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Captain Jay and the East Wind
by Molly Grosvenor

Gale winds scream a familiar song to Captain Jay, a strangely welcoming sound on this gray November afternoon. Hard rain and a growing northwest sea easily convince him to set a long term mooring after refueling at Burton's dock. The safety of South Manitou Bay's natural harbor is a delight to the likes of Captain Jay, who expect the land to always offer protection enough that they may never have to face disaster or to let fear dictate their actions.

It is nearly two decades since the night Captain Jay had first seen the fixed beam of light shine across a vicious Lake Michigan. Though it was his inaugural venture on Lake Michigan, he had often heard stories of Nautical Works of Traverse City: Great Lakes information, artwork and booksthis passage from other seamen. The light's invitation had come none to soon for his heavily loaded ship, wet fuel wood, and crew wearing white faces and eyes of disbelief. Families held each other, desperate prayers in a language Captain Jay did not understand. He had wondered if all control was lost to a much greater force, when the light appeared as though by miracle of his own pleas to the sea.

Their passage through the canal had been a long awaited victory for many of the immigrants, who equated their move to the new America with freedom and endless land. Great Lakes cities meant work, progress, a new beginning. Through the crossing, many had lost friends and family to a sweeping and unknown illness, burying them and their fears in an unknown sea. They'd come to Captain Jay's steam vessel from Scandinavia and a few from Buffalo. Come with strong hearts and light loads. They risked all that they were, and knew not what they might become.

Captain Jay stands at the end of the pier chewing on the end of his unlit pipe, looking out at his safely anchored ship. Some of the crew have already made their way to the Centerboard Saloon, knowing the routine of a stranded night on the island. He'd wait with the boat, having not set foot on the land in the dark for many years. Tomorrow they would load wood if the wind stayed right. Something about the night gives him the chills. Maybe it is the memories, or most likely just the cold wind he figures. He taps the pipe on a piling thinking of the woman and the same confusing story that is often in his mind. She haunts him every year when the leaves began to drop and the trees reached their skinny fingers to the low sky.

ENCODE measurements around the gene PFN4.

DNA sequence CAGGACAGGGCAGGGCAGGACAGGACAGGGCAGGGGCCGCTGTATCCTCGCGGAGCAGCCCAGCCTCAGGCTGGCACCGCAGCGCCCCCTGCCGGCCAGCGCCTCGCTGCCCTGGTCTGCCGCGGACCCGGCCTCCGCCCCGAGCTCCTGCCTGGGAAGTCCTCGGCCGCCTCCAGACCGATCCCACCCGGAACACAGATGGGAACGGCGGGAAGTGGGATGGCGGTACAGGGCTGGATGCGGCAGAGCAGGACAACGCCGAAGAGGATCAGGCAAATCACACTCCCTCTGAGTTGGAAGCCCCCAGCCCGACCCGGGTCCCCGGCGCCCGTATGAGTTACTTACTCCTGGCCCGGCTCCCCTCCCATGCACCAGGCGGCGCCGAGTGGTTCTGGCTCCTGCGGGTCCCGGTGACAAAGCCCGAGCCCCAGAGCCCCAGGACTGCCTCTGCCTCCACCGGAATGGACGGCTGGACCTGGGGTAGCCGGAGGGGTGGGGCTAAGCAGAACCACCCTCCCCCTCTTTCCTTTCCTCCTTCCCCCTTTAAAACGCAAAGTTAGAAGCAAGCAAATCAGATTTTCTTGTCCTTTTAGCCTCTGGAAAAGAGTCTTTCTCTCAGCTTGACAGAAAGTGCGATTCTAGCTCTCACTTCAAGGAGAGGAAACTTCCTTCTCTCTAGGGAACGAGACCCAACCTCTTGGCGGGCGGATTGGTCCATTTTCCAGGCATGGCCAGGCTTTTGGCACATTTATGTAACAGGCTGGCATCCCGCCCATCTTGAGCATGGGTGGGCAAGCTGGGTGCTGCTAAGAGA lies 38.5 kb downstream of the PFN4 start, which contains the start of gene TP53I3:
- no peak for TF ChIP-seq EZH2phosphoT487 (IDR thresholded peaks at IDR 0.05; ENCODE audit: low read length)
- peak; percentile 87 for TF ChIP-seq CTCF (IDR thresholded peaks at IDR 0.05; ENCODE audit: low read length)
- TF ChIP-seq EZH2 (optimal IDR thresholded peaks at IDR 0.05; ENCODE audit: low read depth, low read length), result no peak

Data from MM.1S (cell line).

It was in this season, it was that first night on the island, that they had broken the cold earth with shovels. The wind had blown like a son of a gun for two days and nights, and on the third switched to the East. An east wind sends the sea right into Manitou's bay, and can make any captain lose his bearings.

He had noticed her standing in the open deck wrapped in a sheep wool blanket and a long black dress, her pale white skin unchanging in the autumn sun's light. She stood there often since they'd lowered her husband into Erie. They were on their way to Chicago, the husband had told him, until the illness had taken his body in a few days time. Bass Lake Cottages--Get away from it all!She too had begun to show the dark circles under her eyes and coughed herself to sleep along with other stricken passengers. Captain Jay wished like magic that he could become a doctor instead of a sailor. Between the Straits and Manitou they had lost twenty-some passengers, including men from his crew. They had decided to wait for land to bury and the bodies rested in the box near the life boat. The woman had looked as though she was inviting Death to take her. When the waves began to crash over the bow, one of the crew took her below.

Captain Jay sits in the little shack at the end of the pier and listens to the wind howl and the sounds of spirits crying. With the east wind threatening their mooring and a long sail ahead of them, the crew and he had begun rowing the bodies to shore just as the sun was setting. The pit had taken them all day to dig and Captain Jay's fingers bled and were wrapped in a torn up old shirt. He was exhausted, but had not been able to sleep peacefully in many nights. He wondered then if he ever would.

When the last body had been tossed into the pit, the survivors bowed their heads for a minute and then began to quickly replace the earth. Captain Jay noticed the wool blanket of the woman and stopped shoveling to look to the sky. He had never even spoke to her, but his heart went out to her like no other. The wind continued to build until waves started to wash over the dock. Logging company owner and old time islander Burton warned Captain Jay that "it was best he get out of here before he run his vessel aground."

Abandoning the half buried pit of bodies, they fought the waves back to the ship.

While pulling the anchor he had seen a person standing on the shore. He chose to not believe his eyes as they cast off and the woman with her black dress walked into the water and disappeared. The other men saw her too, but they never spoke of it, not even to this day. When the leaves begin to fall and the autumn winds blow like they do tonight, Captain Jay thinks of her. The stranded nights on the island he knows when the wind will be shifting east, for he hears a moaning.

The woman warns him it is time to go.

Ghost Stories Index

Links From This Article
The Leelanau Children's Center
[where Molly works!]
Too Big For Boxes
by Molly Grosvenor

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